Returning students may have noticed that Fairfield University’s campus has changed significantly, even since last year. The new Charles F. Dolan School of Business is now completed and in use, as well as the Barnyard Manor Townhouses. In addition, both Canisius Hall and Jogues Hall have been renovated.
Back in June, The Mirror reported that the incoming first-years, the class of 2023, is the largest and most competitive class at Fairfield University to date. The construction around campus, though impressive and sometimes curious to students new and old, is happening in accordance with Fairfield’s Strategic Plan, “Fairfield 2020: The Way Forward,” which was enacted in 2014 and can be found on the school’s website. “As we approach our 75th year, Fairfield University finds itself once again at a critical turning point in history,” wrote University President Emeritus Jeffrey P. Von Arx, S.J. in the introduction to the plan. “Eleven task forces examined every aspect of our University’s programs and operations,” continued Von Arx, “and asked probing and at times provocative questions about how we could better serve our students, enhance our financial support for student scholarships and faculty research, increase our revenue, cut our costs, and expand our reach to meet the growing number of men and women who need further education, but require us to adopt more flexible, affordable and tech-savvy approaches in order to reach them.”
Even though these efforts have been in the works since 2014, with the building of new facilities such as the Leslie C. Quick Jr., Recreation Complex and the Daniel and Grace Tully Dining Commons earlier in the process. According to the Strategic Plan, the construction of new classroom, residential and dining facilities was necessary due to “Increasing undergraduate enrollment to approximately 4,000, while simultaneously increasing graduate and continuing studies enrollment.”
“It’s definitely a simultaneous planning,” said Jennifer Anderson, vice president for marketing and communications. “We knew that many of the facilities needed to be enhanced to meet the academic needs, demands [and] curriculum requirements. But we also knew some facilities needed to be enhanced to meet the needs of the student body both in growth and facilities of what we offer.”
Part of this plan also accounted for sustainability of operations, which was explored in a Mirror article from September about how dining services disposes of food waste. These specific efforts, among other facility-specific outlines, can be found in the Master Plan, which accompanies the Strategic Plan and can also be found online. An issue of Fairfield University Magazine in Fall 2016 introduced it as, “A multi-phased Master Plan presented to and approved by the Board of Trustees in 2016… tied together the physical needs of the campus with the University’s fundraising and bonding capabilities so that the resulting plan preserved critical financial flexibility while delivering exciting new state-of-the-art living, learning and dining spaces to students.”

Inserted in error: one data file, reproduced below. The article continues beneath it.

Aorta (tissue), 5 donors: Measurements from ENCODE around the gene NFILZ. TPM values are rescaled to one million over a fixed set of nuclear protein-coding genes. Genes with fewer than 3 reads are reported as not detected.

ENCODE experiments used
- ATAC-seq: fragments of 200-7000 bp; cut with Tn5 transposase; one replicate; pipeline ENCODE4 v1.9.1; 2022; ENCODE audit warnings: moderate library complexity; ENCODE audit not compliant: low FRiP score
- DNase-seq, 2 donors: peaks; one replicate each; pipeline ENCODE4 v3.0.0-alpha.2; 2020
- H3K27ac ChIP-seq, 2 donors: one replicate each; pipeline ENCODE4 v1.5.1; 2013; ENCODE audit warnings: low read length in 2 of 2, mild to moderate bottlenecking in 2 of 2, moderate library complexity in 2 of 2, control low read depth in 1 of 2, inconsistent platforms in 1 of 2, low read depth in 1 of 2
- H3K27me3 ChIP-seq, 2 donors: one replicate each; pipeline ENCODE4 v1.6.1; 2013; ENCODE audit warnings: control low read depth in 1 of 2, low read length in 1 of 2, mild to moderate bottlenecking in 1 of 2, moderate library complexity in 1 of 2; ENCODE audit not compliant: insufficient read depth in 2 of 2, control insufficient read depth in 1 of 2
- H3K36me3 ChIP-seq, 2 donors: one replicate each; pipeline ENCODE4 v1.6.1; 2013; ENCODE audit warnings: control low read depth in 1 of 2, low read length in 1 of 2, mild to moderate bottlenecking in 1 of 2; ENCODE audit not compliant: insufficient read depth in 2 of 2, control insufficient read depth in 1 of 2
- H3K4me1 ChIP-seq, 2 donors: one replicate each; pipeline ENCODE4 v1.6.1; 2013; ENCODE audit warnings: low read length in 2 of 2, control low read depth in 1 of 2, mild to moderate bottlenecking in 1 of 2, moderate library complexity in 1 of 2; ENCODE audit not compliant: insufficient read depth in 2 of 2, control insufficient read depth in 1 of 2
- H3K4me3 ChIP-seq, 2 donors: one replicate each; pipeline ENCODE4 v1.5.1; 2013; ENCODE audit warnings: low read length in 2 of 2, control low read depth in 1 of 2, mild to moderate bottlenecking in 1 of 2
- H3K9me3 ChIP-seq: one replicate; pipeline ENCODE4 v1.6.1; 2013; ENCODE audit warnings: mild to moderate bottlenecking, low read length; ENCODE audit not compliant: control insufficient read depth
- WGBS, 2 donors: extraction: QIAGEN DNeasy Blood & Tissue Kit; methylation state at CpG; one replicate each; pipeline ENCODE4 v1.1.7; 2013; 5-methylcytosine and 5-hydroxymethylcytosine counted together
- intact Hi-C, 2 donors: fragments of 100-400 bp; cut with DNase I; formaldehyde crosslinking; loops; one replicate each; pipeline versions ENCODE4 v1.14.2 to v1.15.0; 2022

As far as funding goes, fundraising has been in the process for specific new buildings and renovations on campus since the enactment of the Strategic Plan, so projects like the Convocation Center, which is estimated to require $45 million in total costs, can be possible.
“[The Strategic Plan] was done through a series of community groups that were created on campus,” continued Anderson. “So, this was very much a plan that came out as a result of faculty, staff, and students being part of the planning process. There were a number of teams that were established that focused on a variety of different areas outlined within the Strategic Plan and those teams were representative of a cross-selection of individuals throughout the campus.”
“I’m in the business school, so once I saw that they wanted to rebuild the business program, I knew that it was important and that it was going to be better than it was before,” said Colleen McCluskey ‘22. “I think it was something that was a plus for me…the new business school attracted me to the school.”
The reception from students for the Strategic Plan and all the changes it has brought about so far has been positive. “I do feel that there was significant support for the Strategic Plan because it was a collaborative effort,” said Anderson.
Former university president Von Arx hoped that the Strategic Plan would allow the university to reach its full potential, as he stated in the closing of his introduction to the plan. “Above all, this is a plan that offers us the opportunity to more fully explore our Jesuit mission by transforming ourselves from within — boldly recreating our institution to serve the world as it is. Thereby becoming the University community that we are called to become.”